In the USA on New Year's Eve we watch the ball drop, watch fireworks, have toasts, kiss at midnight, and make resolutions. What do other countries do to ring in the New Year?
In Belgium and Romania, farmers have this odd but adorable tradition of whispering their wishes to their livestock like cows and goats. They believe that these animals have the ability to speak on New Year’s Eve.
In Switzerland, they intentionally drop ice cream during New Year’s Eve because they believe it will bring abundant blessings for the upcoming year.
England:For good fortune in the newly arrived year, Brits believe the first guest to enter through the front door should be a young, dark-headed male bearing gifts such as bread (to be full), salt (to be wealthy) and coal (to stay warm).
Japan:Oshogatsu is celebrated with family, which both cleans and decorates the entire house together. Then naturaldecorationssuch as pine branches, plum blossoms, and bamboo play a special role in preparing for the New Year celebration.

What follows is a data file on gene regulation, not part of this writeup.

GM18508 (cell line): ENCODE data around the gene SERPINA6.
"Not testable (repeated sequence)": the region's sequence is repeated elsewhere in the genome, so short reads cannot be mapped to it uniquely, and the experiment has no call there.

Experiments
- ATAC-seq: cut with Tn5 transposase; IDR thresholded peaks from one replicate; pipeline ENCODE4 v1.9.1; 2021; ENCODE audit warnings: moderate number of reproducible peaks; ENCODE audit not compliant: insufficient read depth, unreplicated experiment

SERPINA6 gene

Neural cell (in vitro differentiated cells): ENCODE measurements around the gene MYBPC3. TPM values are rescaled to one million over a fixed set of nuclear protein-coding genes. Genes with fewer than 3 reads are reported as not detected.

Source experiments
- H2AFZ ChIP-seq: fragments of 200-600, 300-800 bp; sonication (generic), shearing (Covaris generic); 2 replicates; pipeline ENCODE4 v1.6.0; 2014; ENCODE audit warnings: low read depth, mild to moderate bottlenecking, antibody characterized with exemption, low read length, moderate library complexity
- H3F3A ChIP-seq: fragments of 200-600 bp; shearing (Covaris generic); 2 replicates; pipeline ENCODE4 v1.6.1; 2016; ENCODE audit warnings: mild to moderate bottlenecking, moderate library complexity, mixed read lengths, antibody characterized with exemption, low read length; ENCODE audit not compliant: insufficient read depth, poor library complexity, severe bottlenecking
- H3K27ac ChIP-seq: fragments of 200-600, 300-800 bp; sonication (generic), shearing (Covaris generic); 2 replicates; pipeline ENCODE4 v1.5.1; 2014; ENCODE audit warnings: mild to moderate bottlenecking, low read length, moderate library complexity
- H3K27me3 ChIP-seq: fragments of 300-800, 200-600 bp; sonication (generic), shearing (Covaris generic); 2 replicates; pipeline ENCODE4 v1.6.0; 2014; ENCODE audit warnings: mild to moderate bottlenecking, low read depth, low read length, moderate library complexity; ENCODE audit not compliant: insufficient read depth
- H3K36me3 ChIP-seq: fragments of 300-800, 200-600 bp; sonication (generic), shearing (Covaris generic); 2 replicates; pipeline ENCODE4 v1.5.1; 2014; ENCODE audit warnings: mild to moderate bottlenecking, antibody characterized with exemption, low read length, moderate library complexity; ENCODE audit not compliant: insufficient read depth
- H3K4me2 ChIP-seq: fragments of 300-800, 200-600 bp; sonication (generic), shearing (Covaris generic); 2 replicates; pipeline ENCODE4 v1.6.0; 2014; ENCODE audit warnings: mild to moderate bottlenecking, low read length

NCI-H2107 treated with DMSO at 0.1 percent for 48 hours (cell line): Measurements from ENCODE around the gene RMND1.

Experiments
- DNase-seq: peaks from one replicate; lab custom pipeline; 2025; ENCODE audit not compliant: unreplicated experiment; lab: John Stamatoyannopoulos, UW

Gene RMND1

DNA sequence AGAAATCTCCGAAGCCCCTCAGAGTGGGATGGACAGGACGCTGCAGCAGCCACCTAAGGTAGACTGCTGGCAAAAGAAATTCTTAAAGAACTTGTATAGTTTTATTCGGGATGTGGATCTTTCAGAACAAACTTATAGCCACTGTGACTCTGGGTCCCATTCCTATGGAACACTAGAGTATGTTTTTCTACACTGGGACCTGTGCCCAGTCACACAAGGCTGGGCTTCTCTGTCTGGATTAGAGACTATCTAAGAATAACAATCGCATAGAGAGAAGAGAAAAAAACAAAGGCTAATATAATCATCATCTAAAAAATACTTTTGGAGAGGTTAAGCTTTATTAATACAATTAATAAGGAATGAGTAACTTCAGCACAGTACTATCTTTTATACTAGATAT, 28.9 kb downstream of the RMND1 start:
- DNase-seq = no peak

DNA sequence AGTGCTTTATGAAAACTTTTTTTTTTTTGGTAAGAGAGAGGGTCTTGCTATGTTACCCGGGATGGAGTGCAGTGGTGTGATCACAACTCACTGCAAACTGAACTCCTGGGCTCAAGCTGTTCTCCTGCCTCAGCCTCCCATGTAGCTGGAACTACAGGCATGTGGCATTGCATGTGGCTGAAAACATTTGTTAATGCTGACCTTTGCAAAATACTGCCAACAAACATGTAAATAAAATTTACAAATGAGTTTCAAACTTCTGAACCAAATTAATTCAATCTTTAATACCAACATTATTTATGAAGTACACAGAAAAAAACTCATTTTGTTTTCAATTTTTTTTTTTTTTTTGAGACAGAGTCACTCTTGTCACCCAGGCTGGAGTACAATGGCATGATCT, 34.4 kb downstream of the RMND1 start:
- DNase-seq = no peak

Denmark:As a sign of friendship, people save their old dishes in order to break them on each other’s front doors. Residents will allow these broken dishes to pile up in order to show who has the most friends.
China:To symbolize happiness and good luck in the New Year, Chinese celebrants paint their front doors red. In general, red colors New Years Eve in China, with red packets of money for children, red rackets for married couples, and red lanterns.
Puerto Rico:In addition to cleaning their homes as the Japanese do, Puerto Ricans clean everything— the car, the garden, and even the streets. They also have a practice of throwing buckets of water out the window in order to do away with the bad juju of last year.